Made for the rancher, p.1
Made for the Rancher, page 1
FATE ON SAPPHIRE MOUNTAIN...
Jasmine Telford has just told her boyfriend she can’t marry him when their small plane crashes into the Sapphire Mountains of Montana. Miraculously, no one is seriously hurt. Instead, the tall, gorgeous cowboy who comes to Jasmine’s rescue leaves a dramatic, very emotional impression. But Wymon Clayton is quickly becoming more than just a hero to her...
Wymon’s attraction to Jasmine is like nothing he’s ever felt. He should know better—sophisticated women rarely long for the simple ranching life. Yet he can’t resist the beauty of her green eyes, her warmth or how she always says something unexpected. Now Wymon’s falling head over spurs for a woman who is clearly made for him...if he can trust her not to break his heart.
“I’ve wanted to see you again and tell you how grateful I am...”
Her heart leaped, but she was afraid, too. “But if you tell me you think I’m emotionally unstable because of the crash and don’t know my own mind, then I’ll get out of the truck right now and we won’t be seeing each other again.”
He leaned across and caught her softly rounded chin in his hand so she was forced to look him in the eyes. They’d darkened with emotion.
“When I was witness to the magnificent way you handled yourself at the crash site, I knew you were the most emotionally stable woman I would ever meet in my life!”
“Thank you for saying that.” She wanted him to kiss her. Oh, how she wanted him to take her in his arms.
She was no longer the same woman who’d answered the front door.
The earth had turned on its axis because Wymon Clayton had happened to her...and nothing would ever be the same again.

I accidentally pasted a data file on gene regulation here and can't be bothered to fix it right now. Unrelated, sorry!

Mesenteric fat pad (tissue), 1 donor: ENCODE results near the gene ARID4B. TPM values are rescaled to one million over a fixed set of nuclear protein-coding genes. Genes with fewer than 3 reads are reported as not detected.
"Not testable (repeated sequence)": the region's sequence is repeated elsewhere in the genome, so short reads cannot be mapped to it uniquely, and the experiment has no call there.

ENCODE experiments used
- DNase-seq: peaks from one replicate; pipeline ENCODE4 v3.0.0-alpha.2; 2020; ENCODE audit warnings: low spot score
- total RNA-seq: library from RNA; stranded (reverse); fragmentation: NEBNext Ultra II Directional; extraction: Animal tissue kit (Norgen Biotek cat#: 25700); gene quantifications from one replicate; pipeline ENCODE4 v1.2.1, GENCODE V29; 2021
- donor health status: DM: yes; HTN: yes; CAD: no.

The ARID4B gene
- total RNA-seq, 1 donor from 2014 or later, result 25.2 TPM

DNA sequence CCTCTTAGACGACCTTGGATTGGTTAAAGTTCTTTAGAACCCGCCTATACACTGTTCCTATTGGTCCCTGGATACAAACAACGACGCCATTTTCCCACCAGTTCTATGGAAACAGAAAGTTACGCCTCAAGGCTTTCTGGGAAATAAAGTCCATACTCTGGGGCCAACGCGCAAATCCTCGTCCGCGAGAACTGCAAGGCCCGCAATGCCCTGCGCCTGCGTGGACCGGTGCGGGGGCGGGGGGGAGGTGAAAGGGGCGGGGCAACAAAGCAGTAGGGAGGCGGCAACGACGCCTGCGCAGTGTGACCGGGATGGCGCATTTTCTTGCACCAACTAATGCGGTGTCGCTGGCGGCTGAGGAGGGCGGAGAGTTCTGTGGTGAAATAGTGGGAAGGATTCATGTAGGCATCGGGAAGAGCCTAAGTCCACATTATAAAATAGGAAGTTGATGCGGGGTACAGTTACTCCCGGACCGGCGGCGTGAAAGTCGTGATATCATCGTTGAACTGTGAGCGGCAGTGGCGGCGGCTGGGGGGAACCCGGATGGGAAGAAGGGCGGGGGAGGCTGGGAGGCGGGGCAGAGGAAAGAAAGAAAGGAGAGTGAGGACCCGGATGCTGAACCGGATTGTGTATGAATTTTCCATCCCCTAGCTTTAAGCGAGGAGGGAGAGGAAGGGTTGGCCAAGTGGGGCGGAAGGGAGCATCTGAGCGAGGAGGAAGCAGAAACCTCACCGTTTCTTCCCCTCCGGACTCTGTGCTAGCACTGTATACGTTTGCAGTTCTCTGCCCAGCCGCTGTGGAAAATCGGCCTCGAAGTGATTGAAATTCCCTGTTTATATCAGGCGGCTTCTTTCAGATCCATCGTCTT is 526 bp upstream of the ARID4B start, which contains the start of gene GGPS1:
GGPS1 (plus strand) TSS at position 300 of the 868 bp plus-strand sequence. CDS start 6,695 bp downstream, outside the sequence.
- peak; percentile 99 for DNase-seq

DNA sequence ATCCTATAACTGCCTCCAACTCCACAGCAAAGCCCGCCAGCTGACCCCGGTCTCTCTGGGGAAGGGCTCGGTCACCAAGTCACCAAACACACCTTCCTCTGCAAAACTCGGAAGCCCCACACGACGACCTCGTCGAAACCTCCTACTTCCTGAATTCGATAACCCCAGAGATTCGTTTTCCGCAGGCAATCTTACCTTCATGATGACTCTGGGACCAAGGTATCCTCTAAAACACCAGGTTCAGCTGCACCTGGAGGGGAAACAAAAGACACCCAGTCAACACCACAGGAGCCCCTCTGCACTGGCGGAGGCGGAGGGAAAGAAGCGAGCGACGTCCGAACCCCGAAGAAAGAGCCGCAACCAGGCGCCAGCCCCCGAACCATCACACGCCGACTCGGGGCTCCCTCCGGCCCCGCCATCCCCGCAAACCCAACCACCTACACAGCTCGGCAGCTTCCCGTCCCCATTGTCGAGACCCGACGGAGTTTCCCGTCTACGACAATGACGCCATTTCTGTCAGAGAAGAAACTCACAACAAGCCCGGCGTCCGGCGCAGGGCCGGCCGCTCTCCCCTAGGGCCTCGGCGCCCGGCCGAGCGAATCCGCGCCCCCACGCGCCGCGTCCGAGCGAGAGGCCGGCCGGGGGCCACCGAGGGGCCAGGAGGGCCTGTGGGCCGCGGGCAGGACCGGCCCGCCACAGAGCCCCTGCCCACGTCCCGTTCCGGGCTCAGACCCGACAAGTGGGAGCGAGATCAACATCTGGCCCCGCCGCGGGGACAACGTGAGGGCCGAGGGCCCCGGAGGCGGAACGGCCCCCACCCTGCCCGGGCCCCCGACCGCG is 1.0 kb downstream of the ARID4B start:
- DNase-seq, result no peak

Montana, the land of mountains, is still a wilderness where you can get out to see wildlife in their natural setting. I’ve spent years vacationing throughout the western part of the state from the Sapphire Mountains to West Yellowstone. Whether horseback riding or hiking, there’s no sight more thrilling than coming across a trophy elk or a bull moose drinking at an ancient water hole early in the morning. There’s nothing more incredible than coming across a mother grizzly bear with her cub ambling through the pines toward evening. The majesty of all God’s creations comes alive at moments like these. In this novel, Made for the Rancher, I wanted to celebrate the wonder of two people who miraculously meet after an accident and fall madly in love in this incredible setting. Everyone should be so lucky to visit this part of the country at least once in their lives.
MADE FOR THE
Rebecca Winters, whose family of four children has now swelled to include five beautiful grandchildren, lives in Salt Lake City, Utah, in the land of the Rocky Mountains. Living near canyons and high alpine meadows full of wildflowers, she never runs out of places to explore. They, plus her favorite vacation spots in Europe, often end up as backgrounds for her romance novels, because writing is her passion, along with her family and church.
Rebecca loves to hear from readers. If you wish to email her, please visit her website, cleanromances.com.
Books by Rebecca Winters
Harlequin Western Romance
Sapphire Mountain Cowboys
A Valentine for the Cowboy
Lone Star Lawmen
The Texas Ranger’s Bride
The Texas Ranger’s Nanny
The Texas Ranger’s Family
Her Texas Ranger Hero
Hitting Rocks Cowboys
In a Cowboy’s Arms
A Cowboy’s Heart
The New Cowboy
A Montana Cowboy
Visit the Author Profile page at Harlequin.com for more titles.
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Dedicated to the memory of the great John Muir, also known as John of the Mountains. He was a Scottish-American naturalist, author, environmental philosopher and early advocate of the preservation of the wilderness in the United States.
Excerpt from The Rancher’s Baby Proposal by Barbara White Daille
“Mr. Clayton? I’m Ross Lee from KUSM-TV. Would you mind answering a few questions?”
Surprised to hear his name called out, Wymon glanced to his left. He’d just come from a committee meeting and had walked out onto the steps of the Montana State capitol building in Helena with his close friend Jim Whitefeather, only to have a microphone shoved in his face.